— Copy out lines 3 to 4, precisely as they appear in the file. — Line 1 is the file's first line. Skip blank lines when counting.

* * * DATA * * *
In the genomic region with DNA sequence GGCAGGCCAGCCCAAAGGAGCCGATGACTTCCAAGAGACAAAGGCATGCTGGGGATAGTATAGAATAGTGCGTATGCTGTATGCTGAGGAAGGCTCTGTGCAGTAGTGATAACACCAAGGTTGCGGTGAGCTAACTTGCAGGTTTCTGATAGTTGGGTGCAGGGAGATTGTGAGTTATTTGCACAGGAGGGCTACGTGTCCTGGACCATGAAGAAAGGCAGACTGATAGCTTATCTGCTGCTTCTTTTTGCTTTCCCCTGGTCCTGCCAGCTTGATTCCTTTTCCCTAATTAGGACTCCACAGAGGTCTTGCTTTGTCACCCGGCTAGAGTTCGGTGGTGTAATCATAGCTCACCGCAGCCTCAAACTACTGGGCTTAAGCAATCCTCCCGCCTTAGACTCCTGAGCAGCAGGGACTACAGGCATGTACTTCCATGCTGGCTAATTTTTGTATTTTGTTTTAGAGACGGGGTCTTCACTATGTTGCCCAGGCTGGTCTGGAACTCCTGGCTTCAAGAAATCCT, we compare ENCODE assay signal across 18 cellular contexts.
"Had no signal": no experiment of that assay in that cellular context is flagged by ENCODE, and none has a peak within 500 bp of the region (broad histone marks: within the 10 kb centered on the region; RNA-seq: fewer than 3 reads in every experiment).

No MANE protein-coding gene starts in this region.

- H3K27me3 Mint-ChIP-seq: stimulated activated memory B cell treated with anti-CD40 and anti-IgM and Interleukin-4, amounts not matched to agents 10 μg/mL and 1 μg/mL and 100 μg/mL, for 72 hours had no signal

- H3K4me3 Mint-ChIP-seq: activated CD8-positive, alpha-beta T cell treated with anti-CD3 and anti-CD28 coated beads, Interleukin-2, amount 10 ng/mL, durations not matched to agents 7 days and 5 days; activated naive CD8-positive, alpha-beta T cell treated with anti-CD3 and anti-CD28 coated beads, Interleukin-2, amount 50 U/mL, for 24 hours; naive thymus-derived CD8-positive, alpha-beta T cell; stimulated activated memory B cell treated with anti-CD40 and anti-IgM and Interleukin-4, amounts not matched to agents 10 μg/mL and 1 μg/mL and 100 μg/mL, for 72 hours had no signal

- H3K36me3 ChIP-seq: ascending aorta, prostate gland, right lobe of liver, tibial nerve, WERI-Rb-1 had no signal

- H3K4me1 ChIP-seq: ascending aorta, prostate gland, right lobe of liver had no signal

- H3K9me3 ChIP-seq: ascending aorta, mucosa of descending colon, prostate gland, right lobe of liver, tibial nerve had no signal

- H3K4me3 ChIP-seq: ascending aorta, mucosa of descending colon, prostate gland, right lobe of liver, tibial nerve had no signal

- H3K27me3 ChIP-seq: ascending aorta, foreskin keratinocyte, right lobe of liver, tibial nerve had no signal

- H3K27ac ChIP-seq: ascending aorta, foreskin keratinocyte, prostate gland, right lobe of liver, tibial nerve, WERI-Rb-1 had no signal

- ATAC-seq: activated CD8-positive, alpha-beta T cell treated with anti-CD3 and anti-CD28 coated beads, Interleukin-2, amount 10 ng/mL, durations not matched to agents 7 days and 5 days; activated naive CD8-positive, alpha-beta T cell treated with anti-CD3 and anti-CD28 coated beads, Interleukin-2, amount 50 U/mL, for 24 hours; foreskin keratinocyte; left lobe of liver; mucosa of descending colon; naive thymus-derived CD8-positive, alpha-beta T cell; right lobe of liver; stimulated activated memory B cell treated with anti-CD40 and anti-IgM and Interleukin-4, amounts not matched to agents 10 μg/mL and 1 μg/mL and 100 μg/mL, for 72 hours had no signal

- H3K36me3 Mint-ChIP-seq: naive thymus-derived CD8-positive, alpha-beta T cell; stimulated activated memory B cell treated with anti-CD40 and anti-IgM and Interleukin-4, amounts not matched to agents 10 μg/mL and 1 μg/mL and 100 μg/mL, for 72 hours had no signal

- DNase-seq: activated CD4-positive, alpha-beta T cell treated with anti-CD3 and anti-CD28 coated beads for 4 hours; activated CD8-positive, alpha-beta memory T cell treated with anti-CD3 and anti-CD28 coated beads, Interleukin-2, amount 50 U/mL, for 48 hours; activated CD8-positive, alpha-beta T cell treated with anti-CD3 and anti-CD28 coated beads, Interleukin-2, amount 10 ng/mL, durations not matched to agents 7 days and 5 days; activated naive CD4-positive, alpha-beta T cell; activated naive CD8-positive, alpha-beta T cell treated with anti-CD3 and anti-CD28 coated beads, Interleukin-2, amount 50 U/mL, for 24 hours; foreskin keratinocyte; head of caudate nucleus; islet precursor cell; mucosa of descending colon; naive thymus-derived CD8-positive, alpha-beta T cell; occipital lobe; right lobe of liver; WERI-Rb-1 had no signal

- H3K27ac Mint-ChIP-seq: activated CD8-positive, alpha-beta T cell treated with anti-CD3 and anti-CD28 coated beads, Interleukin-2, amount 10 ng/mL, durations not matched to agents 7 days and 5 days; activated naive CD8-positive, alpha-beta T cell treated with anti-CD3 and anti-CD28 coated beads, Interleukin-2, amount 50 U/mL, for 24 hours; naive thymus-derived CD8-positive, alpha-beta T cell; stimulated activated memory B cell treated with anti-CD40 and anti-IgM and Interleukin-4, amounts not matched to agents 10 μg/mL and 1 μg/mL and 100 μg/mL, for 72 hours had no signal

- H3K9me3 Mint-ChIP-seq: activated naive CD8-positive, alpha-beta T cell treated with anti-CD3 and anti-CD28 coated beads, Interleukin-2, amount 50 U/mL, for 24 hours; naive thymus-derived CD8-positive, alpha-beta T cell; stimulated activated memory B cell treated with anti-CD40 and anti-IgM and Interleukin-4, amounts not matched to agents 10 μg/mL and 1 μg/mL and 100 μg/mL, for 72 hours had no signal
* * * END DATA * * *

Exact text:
No MANE protein-coding gene starts in this region.

- H3K27me3 Mint-ChIP-seq: stimulated activated memory B cell treated with anti-CD40 and anti-IgM and Interleukin-4, amounts not matched to agents 10 μg/mL and 1 μg/mL and 100 μg/mL, for 72 hours had no signal